Regulatory authorities are placing greater importance on the patient experience in both trial designs and drug labeling. Use of a patient-centric drug development approach has advanced considerably with the help of the FDA. The FDA, along with input from private and academic groups, has issued guidance detailing how researchers can collect and submit COAs and other relevant information from patients and caregivers in a way that is in alignment with the agency’s regulatory decision-making. This four-part guidance series is intended to facilitate the advancement of patient-focused drug development and has involved the generation of numerous assessment tools designed to measure clinically meaningful changes in all aspects of the patient’s well-being over the course of treatment. The first guidance document was finalized and issued by the FDA in 2020, and the second document followed earlier this year. The agency is currently crafting the third guidance document titled Selecting, Developing or Modifying Fit-for-Purpose Clinical Outcomes Assessments. You can review the draft guidance here. These guidance documents are important as more of the patient’s experience becomes a part of the endpoint in clinical trials. A common theme echoed in workshops and draft presentations of the FDA’s third guidance document nearing publication is the importance of discussing with FDA and implementing patient-centric research practices as early as possible in the clinical study process.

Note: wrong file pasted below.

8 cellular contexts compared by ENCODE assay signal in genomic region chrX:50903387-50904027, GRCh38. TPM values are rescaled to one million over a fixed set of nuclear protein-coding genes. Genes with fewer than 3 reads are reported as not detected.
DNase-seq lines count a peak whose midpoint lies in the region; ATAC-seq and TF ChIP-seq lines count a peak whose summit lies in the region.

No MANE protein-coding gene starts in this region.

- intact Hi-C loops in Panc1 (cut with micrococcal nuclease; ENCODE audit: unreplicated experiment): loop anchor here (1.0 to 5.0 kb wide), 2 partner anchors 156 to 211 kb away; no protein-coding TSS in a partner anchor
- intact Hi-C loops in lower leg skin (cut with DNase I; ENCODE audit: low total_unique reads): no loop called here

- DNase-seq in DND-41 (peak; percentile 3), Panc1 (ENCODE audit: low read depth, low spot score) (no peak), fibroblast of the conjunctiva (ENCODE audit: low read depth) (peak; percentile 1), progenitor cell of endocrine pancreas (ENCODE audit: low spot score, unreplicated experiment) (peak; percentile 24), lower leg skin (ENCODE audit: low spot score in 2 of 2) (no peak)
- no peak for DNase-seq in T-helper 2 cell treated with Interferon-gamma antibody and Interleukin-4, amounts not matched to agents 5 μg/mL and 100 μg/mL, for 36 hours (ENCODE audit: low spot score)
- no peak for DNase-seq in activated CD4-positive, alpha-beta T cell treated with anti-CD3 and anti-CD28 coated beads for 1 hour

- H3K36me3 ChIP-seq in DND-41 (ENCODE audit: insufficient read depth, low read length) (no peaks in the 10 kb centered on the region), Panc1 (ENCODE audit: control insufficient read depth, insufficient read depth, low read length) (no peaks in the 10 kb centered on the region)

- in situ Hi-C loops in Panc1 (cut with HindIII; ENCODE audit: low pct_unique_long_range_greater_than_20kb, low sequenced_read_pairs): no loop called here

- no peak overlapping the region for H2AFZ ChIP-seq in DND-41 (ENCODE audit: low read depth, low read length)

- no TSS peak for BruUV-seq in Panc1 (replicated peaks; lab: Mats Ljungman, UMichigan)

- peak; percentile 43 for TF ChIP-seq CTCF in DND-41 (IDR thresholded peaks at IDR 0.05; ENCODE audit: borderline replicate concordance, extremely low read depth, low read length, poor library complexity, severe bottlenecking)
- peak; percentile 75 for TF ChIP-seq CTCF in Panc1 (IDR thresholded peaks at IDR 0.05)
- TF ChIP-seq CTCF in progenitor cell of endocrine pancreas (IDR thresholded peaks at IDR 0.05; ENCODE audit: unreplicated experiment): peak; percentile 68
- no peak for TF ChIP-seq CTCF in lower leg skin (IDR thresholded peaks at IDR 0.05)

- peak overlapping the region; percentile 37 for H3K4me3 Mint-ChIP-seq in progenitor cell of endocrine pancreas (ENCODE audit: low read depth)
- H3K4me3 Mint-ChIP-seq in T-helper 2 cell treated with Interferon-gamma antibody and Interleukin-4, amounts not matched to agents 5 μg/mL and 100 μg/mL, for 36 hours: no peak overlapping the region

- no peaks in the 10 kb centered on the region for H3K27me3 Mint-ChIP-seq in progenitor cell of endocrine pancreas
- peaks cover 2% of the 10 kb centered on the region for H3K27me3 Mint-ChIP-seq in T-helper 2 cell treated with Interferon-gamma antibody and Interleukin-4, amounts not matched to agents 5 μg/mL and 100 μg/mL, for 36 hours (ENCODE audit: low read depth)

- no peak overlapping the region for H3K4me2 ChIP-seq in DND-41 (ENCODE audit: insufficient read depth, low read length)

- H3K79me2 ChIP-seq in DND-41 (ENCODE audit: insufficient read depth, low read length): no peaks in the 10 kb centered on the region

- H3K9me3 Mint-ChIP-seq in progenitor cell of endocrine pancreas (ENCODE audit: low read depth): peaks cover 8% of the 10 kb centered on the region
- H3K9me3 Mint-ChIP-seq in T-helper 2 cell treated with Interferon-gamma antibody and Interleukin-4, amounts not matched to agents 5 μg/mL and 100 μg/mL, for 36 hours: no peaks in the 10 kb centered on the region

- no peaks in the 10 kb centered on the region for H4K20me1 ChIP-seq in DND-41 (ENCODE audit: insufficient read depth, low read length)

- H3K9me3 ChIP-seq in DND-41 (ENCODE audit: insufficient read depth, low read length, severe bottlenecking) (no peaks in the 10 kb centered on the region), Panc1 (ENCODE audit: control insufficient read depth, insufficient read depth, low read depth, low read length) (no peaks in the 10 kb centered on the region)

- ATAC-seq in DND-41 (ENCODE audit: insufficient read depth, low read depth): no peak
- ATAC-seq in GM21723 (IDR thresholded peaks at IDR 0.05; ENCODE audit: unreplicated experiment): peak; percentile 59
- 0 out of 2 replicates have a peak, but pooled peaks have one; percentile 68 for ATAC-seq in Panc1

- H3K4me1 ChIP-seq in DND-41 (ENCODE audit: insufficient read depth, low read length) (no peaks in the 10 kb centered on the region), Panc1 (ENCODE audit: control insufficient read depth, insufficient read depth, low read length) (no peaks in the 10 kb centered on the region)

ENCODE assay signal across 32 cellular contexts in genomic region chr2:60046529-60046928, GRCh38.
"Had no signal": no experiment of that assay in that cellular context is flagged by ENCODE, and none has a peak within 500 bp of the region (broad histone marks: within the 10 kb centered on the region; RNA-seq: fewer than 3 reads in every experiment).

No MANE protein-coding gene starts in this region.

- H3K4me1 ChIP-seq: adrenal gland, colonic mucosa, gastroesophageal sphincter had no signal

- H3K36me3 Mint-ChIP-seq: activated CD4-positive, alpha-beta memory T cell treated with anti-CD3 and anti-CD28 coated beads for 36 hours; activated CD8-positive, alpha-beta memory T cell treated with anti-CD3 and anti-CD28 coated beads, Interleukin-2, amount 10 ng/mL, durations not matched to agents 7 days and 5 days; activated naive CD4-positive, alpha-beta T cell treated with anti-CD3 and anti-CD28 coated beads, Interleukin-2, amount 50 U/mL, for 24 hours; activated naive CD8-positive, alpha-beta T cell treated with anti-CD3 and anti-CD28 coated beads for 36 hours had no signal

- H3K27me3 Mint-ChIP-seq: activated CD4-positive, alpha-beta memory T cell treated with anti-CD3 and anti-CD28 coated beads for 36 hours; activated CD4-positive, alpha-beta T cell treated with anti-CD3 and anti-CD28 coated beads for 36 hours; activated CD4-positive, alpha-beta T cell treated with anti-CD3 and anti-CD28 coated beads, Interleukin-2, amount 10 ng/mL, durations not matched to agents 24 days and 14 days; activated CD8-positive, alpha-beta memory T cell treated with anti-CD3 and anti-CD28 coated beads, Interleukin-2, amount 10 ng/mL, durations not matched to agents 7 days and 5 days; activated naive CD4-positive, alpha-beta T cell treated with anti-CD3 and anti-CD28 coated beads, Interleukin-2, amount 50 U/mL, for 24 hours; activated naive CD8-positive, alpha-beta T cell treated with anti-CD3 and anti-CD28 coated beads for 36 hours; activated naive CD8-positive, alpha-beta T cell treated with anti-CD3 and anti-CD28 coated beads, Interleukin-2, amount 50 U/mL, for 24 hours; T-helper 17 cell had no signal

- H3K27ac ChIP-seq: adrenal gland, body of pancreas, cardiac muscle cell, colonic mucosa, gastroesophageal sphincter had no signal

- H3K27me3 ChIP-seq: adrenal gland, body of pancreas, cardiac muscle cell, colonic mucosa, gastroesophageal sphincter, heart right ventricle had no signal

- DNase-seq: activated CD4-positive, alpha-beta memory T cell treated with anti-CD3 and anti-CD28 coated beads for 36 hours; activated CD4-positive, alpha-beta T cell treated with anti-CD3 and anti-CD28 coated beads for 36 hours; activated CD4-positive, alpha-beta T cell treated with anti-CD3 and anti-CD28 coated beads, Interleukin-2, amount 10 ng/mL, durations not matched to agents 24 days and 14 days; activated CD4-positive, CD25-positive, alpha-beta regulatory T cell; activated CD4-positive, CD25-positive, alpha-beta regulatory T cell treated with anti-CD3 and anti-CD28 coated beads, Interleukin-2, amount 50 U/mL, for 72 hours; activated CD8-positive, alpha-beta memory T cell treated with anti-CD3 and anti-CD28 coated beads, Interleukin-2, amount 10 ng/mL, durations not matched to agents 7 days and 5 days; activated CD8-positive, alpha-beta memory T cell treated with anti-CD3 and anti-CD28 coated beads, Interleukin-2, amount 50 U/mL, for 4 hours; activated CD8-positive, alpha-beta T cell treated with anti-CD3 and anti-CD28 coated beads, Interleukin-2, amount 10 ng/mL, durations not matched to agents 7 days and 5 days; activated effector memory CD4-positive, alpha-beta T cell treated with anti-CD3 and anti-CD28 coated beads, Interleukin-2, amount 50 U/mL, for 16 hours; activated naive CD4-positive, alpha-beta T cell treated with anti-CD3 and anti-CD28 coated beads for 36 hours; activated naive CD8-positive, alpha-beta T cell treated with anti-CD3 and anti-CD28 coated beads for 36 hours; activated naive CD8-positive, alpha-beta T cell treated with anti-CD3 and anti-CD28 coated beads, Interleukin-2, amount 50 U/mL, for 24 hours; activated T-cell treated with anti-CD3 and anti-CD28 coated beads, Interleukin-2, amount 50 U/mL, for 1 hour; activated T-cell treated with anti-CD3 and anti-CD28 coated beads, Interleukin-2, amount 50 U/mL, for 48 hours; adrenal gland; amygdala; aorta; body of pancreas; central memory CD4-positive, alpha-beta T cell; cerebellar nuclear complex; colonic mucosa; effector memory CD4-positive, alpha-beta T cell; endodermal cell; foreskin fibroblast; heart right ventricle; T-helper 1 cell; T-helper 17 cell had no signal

Seeking Patient Perspectives
As discussed in the guidance documents, the perspective of the patient must be sought. The patient is the one best positioned to report on the personal experience of living with a specific disease or condition. Observers will invariably fail to capture the breadth and severity of the signs, symptoms, and other challenges that impact a patient’s life. A preponderance of studies has shown that clinicians underreport both the number and severity of symptoms a patient experiences and often prioritize their management differently than a patient would. For many conditions and disease states, treatment priorities that are most important to the patient have been captured in a Voice of the Patient report. These reports are the results of FDA-led Patient-Focused Drug Development (PFDD) meetings, externally led PFDD meetings, or Patient Listening Sessions for the disease or condition in question. All existing reports can be found on the FDA CDER Condition Specific Meeting Reports page.